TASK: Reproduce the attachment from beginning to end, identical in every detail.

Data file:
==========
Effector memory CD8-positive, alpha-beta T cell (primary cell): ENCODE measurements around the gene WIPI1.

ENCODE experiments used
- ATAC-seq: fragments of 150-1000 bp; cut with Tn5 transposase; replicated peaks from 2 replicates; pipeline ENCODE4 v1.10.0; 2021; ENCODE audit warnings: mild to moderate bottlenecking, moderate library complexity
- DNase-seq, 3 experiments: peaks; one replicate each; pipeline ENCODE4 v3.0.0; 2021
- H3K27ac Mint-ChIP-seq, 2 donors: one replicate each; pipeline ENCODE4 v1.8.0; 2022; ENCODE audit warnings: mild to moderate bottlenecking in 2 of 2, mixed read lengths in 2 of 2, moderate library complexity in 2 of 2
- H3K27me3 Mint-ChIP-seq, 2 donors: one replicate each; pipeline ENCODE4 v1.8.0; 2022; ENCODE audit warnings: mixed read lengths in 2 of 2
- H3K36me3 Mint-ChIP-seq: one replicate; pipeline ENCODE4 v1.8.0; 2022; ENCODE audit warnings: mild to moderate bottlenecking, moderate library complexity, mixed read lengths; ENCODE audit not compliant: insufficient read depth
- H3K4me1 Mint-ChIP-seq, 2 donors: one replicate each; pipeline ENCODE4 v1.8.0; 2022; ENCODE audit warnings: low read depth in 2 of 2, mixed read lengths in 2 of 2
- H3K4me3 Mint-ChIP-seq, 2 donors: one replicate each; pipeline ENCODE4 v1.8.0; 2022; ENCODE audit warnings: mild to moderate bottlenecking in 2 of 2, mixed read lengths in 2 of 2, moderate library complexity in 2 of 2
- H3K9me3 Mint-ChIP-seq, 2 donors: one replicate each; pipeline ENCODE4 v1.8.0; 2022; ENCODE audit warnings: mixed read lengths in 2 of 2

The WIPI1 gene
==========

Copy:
Effector memory CD8-positive, alpha-beta T cell (primary cell): ENCODE measurements around the gene WIPI1.

ENCODE experiments used
- ATAC-seq: fragments of 150-1000 bp; cut with Tn5 transposase; replicated peaks from 2 replicates; pipeline ENCODE4 v1.10.0; 2021; ENCODE audit warnings: mild to moderate bottlenecking, moderate library complexity
- DNase-seq, 3 experiments: peaks; one replicate each; pipeline ENCODE4 v3.0.0; 2021
- H3K27ac Mint-ChIP-seq, 2 donors: one replicate each; pipeline ENCODE4 v1.8.0; 2022; ENCODE audit warnings: mild to moderate bottlenecking in 2 of 2, mixed read lengths in 2 of 2, moderate library complexity in 2 of 2
- H3K27me3 Mint-ChIP-seq, 2 donors: one replicate each; pipeline ENCODE4 v1.8.0; 2022; ENCODE audit warnings: mixed read lengths in 2 of 2
- H3K36me3 Mint-ChIP-seq: one replicate; pipeline ENCODE4 v1.8.0; 2022; ENCODE audit warnings: mild to moderate bottlenecking, moderate library complexity, mixed read lengths; ENCODE audit not compliant: insufficient read depth
- H3K4me1 Mint-ChIP-seq, 2 donors: one replicate each; pipeline ENCODE4 v1.8.0; 2022; ENCODE audit warnings: low read depth in 2 of 2, mixed read lengths in 2 of 2
- H3K4me3 Mint-ChIP-seq, 2 donors: one replicate each; pipeline ENCODE4 v1.8.0; 2022; ENCODE audit warnings: mild to moderate bottlenecking in 2 of 2, mixed read lengths in 2 of 2, moderate library complexity in 2 of 2
- H3K9me3 Mint-ChIP-seq, 2 donors: one replicate each; pipeline ENCODE4 v1.8.0; 2022; ENCODE audit warnings: mixed read lengths in 2 of 2

The WIPI1 gene